By Lucy Komisar
A major problem with this production of British playwright Tom Stoppard’s play about infidelity is that the unfaithful pair don‘t seem very hot, at least not with each other.
Annie, an actress (Maggie Gyllenhaal), is married to Max, an actor (Josh Hamilton). Henry, a playwright (Ewen McGregor), is married to Charlotte, an actress (Cynthia Nixon). Henry is obviously a stand-in for Stoppard.
Max/Hamilton and Charlotte/Nixon are both rather bland. Lots of talk and no sparks. Nixon is cool, hard-faced, flat. But then, so are Annie/Gyllenhaal and Henry/McGregor when they get together. Gyllenhaal as Annie is hot, but she makes no connection to her paramour.
So, everything has to depend on Tom Stoppard‘s 30+-year-old script, first performed in 1982. Feminism had already crashed the scene, but it‘s hard to see an acknowledgment in Stoppard‘s text.
Henry writes plays in which Max and Charlotte appear. We assume this happened in Stoppard‘s group. Annie gets romantically involved with Henry. We don‘t know why she ditches Max, a likeable guy. Unless Henry is more exciting. Or better for her career.
There‘s plenty of Stoppard‘s cleverness, boxes within boxes or stories within stories, including an opening of a scene in A PLAY that you think is a scene in THE PLAY. Then the open play husband‘s suspicious rifling of wife‘s drawers is repeated in a real husband‘s rifling of wife‘s drawers. And, the greater symbolism, a real house of cards in A PLAY collapses.
There‘s a bit of confusion when Charlotte, apparently fleeing the husband of A PLAY enters the apartment where Henry is present and he answers the phone to tell Max that “she is here.” But this is a red herring. In A PLAY she goes to a lover playwright, but in THE PLAY, the one we are really watching, he turns out to be her husband. Got it? Fourth wall? This play has a fourth stage. Director Sam Gold pulls off the diversions very well.
We learn that Henry likes pop music, not the classy stuff, an apparent Stoppard put-down of London intellectuals of the time.
Hard to figure out who does the seduction when Annie tells Henry, “Touch me.” They are in the apartment he shares with Charlotte, who is conveniently in the other room. Henry, “It‘ll get better. Maybe we‘ll get found out.”
Back to the politics: Liberals in London, what an easy target. Annie has become the public supporter of Brodie (Alex Breaux), who has been jailed because he set fire to wreath at a war memorial. He wasn‘t really a war critic, he just happened to be passing the site and it seemed like a good idea. (Is this a straw man attack on the peace movement?)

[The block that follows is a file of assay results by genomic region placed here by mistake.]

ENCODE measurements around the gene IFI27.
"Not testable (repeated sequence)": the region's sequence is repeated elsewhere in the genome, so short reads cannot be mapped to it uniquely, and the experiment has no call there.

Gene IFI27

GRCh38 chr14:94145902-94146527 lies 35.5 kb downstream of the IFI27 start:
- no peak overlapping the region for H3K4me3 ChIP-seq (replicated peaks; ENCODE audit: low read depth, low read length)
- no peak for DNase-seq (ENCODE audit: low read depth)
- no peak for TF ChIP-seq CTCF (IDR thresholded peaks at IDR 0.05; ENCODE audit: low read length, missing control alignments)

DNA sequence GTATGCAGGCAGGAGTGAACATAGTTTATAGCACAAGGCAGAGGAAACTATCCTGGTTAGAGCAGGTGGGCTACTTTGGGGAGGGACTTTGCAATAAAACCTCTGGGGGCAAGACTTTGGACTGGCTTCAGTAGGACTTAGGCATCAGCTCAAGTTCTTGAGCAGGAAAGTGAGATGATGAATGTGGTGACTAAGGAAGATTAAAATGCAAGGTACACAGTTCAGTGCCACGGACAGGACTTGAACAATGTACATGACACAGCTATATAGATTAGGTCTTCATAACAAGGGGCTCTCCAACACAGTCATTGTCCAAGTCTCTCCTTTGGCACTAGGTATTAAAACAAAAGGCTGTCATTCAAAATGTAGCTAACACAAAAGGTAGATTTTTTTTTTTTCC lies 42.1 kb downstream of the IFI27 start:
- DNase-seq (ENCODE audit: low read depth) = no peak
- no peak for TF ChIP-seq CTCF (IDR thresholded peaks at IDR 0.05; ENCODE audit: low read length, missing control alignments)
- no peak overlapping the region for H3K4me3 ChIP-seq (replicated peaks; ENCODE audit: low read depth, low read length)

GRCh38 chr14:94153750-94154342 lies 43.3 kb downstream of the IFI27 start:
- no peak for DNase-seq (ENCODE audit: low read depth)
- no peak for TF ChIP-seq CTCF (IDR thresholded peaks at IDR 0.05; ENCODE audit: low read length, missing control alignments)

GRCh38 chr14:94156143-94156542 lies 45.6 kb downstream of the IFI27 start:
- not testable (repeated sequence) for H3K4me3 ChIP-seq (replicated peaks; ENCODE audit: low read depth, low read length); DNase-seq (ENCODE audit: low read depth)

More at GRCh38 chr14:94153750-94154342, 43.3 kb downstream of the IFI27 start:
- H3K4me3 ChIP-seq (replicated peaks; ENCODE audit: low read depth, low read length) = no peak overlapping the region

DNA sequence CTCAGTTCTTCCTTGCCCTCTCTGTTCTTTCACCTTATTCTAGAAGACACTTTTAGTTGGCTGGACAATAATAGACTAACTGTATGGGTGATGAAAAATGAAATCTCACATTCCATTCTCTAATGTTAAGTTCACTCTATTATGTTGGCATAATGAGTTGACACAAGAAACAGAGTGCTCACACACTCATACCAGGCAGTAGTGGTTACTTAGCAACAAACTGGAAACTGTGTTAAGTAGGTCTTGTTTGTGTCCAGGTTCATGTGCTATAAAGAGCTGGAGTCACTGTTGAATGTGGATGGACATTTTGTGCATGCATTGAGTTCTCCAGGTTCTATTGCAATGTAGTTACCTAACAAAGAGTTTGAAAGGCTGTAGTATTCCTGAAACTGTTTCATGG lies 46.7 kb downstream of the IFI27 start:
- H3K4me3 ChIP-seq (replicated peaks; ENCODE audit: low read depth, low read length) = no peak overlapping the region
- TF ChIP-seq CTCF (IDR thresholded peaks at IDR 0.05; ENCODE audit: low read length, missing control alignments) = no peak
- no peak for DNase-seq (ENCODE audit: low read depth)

Henry attacks Brodie‘s language, ie. syntax.
The women seem to be interchangeable, as Annie, who now lives with Henry, appears wearing the burgundy silk paisley bathrobe that Charlotte wore.
Annie is reading the part of Strindberg‘s “Miss Julie” and is annoyed that Henry isn‘t jealous of actor she appears with. Women are quite impossible, aren‘t they?
Two years later, Annie wants to put on Brodie‘s play. Henry reads it and declares, Brodie “can burn things down, but he can‘t write.” He declares that the play is “half as long as Das Kapital and only twice as funny.” Another dig at Hampstead leftists.
Stoppard draws Annie as a bit ridiculous, a bit of a pain, so you have to sympathize with Henry and wonder what he sees in her.
But not when he phones a hotel where she is out of town. You see, they all check up on each other. Dignified cuckolding is a difficult thing in modern marriage. She has an affair, but wants him to accept it.
I‘m rather dismissive of Henry‘s assertion that he is a romantic. Of course he defines love as self-knowledge, not in relation to somebody else. You get the feeling they all get what they deserve.
The best actor is the play is Madeline Weinstein as Debbie, the daughter of Henry and Charlotte. The kid is a charmer, terrific. She channels the late teens. She is the only one of the bunch I‘d want to see again.
Another complaint: director Gold‘s blocking. Sitting on stage right in the orchestra, but near a middle aisle, I often could not see the face of an actor sitting in a chair stage right and looking straight ahead at another actor rather than angled so his face could be seen by the audience. Side views are briefly okay, but not for extended dialogue.
“The Real Thing.” Written by Tom Stoppard; directed by Sam Gold. Roundabout Theatre Company, 227 West 42nd Street, New York City. 212-719-1300. Opened Oct 30, 2014; closes Jan 4, 2015. 11/15/14.